Confronting a Favorite

Last night I received the distinct pleasure of witnessing Haruki Murakami, THE Haruki Murakami, give a short talk about his life and read an excerpt from his book, After the Quake. While ultimately thrilling, and arguably a once in a lifetime experience, I experienced a few scares during the course of the evening.

First of all, I had severely underestimated Murakami’s following. 10-250, one of MIT’s largest lecture halls, could have been filled twice over with people vying for a seat. The hall was so packed that the campus police had to be called in to forcibly remove people standing in the aisles. I arrived about 15 minutes early, but was still met with a massive line stretching down the infinite corridor. I struck up a conversation with a violinist who had visited Japan on a number of occasions and before I knew it a woman was informing the crowd that the auditorium was full.

At this point I was distressed for two reasons. Firstly, I love Murakami’s work and had been looking forward to this talk ever since seeing the flyer last month. Secondly, and perhaps more importantly, I was writing an article for The Tech about the event and with no seat at the lecture I wouldn’t have any sort of story by the deadline. If I had been smart about this, I probably could have invoked my reporter privileges earlier in the evening by skipping the line and finding a seat in the reserved section. Now, with police turning everyone away the door, I was more than a little worried.

Dashing to the front of the line, I spotted a girl with a camera around her neck and informed her that she would be my cameraperson for the evening. With reporter’s notebook and cameras in hand, we strode past the police barricade and made our way up the stairs to the back of the auditorium and hid behind a large pillar. It didn’t help that the air conditioning in 10-250 was broken, bathing the hall in a muggy heat. The police cleared the aisles and locked the doors, but we weren’t discovered.

While hiding, the girl told me she was a sophomore studying painting at the Rhode Island School of Design, where my friend Darien is currently enrolled. She had never met him before, but wrote his name on her arm for future reference. Just as we finished our introductions, Murakami appeared.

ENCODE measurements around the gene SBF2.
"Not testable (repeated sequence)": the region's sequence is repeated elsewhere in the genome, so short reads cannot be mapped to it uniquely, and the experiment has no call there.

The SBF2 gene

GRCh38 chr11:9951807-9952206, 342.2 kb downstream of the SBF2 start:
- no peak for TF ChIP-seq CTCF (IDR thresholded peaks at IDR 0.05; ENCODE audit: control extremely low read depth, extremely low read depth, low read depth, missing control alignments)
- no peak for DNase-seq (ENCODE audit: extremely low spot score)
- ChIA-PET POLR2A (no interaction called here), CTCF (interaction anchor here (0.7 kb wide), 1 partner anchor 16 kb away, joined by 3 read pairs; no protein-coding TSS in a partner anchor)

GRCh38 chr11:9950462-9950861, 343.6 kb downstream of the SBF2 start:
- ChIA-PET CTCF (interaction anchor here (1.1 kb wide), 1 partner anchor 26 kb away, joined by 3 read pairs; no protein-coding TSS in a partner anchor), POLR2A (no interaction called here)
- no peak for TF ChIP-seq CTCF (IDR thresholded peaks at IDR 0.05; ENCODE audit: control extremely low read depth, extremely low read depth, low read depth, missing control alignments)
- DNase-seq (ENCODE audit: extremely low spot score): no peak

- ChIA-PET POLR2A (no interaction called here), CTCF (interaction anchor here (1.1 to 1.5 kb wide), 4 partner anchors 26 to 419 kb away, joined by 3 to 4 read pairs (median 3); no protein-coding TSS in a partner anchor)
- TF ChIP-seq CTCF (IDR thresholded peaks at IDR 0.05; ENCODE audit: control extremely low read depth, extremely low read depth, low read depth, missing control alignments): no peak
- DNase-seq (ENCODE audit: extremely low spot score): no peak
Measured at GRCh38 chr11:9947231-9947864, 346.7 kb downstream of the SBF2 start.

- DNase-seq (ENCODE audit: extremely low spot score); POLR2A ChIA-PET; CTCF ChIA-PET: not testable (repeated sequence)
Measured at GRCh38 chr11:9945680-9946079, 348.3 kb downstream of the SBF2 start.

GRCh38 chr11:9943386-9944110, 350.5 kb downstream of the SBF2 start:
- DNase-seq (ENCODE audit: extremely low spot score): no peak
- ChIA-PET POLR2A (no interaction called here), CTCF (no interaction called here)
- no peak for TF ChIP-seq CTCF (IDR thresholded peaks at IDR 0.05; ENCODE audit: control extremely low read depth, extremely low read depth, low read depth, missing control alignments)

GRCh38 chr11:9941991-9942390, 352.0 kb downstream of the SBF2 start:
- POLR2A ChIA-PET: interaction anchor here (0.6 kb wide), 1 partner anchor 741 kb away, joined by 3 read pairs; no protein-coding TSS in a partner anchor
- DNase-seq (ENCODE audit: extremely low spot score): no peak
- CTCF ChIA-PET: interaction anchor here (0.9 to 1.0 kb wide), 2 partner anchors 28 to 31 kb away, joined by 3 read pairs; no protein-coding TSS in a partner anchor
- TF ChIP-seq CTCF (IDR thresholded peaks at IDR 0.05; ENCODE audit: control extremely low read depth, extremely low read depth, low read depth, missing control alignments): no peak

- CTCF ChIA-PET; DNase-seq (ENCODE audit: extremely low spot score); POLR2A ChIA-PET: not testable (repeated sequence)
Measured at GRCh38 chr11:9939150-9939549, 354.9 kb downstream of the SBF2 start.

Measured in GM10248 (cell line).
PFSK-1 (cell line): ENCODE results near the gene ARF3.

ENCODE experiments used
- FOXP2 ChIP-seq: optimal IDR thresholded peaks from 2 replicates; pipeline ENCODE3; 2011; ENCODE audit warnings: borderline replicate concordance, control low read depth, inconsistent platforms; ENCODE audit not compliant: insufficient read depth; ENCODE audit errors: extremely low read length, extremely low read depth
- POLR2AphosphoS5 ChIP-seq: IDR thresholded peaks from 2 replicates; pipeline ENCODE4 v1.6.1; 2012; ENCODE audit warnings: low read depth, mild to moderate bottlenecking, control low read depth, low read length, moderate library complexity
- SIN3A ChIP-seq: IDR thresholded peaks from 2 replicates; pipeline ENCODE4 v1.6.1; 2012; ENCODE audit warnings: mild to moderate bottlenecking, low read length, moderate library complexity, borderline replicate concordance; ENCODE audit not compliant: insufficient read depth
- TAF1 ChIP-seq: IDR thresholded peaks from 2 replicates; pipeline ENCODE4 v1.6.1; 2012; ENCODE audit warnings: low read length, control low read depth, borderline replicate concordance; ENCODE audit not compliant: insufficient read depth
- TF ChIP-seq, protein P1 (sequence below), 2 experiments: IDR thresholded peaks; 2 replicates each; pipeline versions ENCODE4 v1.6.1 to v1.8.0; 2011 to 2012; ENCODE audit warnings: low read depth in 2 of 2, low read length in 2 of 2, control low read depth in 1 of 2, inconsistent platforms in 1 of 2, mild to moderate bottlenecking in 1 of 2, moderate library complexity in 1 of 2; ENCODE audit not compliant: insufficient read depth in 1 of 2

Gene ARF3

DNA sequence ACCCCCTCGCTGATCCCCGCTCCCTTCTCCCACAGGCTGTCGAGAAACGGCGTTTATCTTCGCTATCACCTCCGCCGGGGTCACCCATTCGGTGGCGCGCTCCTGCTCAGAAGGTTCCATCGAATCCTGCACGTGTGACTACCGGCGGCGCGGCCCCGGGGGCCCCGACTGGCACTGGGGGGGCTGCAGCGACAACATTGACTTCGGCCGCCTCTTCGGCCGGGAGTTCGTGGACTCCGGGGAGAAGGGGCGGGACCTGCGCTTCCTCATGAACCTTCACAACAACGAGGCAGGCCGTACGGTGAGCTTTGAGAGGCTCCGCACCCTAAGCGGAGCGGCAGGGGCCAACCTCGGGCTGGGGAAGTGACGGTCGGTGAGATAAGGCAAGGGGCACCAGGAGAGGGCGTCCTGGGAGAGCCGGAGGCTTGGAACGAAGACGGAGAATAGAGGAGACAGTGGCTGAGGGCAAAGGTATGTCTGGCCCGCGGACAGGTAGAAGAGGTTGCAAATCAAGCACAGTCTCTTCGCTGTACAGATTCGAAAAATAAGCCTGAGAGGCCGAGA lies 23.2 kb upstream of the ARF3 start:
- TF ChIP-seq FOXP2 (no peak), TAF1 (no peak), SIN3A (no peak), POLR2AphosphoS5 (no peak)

The reading itself was amazing. Murakami, clad in a "Pickle" t-shirt, khaki pants, Newbalance shoes, and a light sports coat, was amicable and funny; everything that I expected him to be while reading his books. “If you don’t like my books, you don’t have to feel guilty,” He said with a smile through a heavy Japanese accent. “You just have a brain disease.”

After a few opening remarks and some anecdotes about his life and career, Murakami read a portion of “Superfrog Saves Tokyo” from the book After the Quake (a series of short stories inspired by The Great Hanshin earthquake of 1995 in Kobe). He began in Japanese (with which I struggled, and somewhat succeeded, to understand), before starting over in English. After a few pages Murakami stopped reading and another man took over to finish the piece. The entire audience was captivated throughout the tale involving a 6 foot, Joseph Conrad-quoting, highly articulate frog who visits a security trust officer of the Shinjuku branch bank to inform him the he will be the one to fight Worm and save Tokyo from a major earthquake. If that sounds appealing to you, or even if it doesn’t, you can expand your horizons by reading this book. Or, for the lazy, you can read the story online.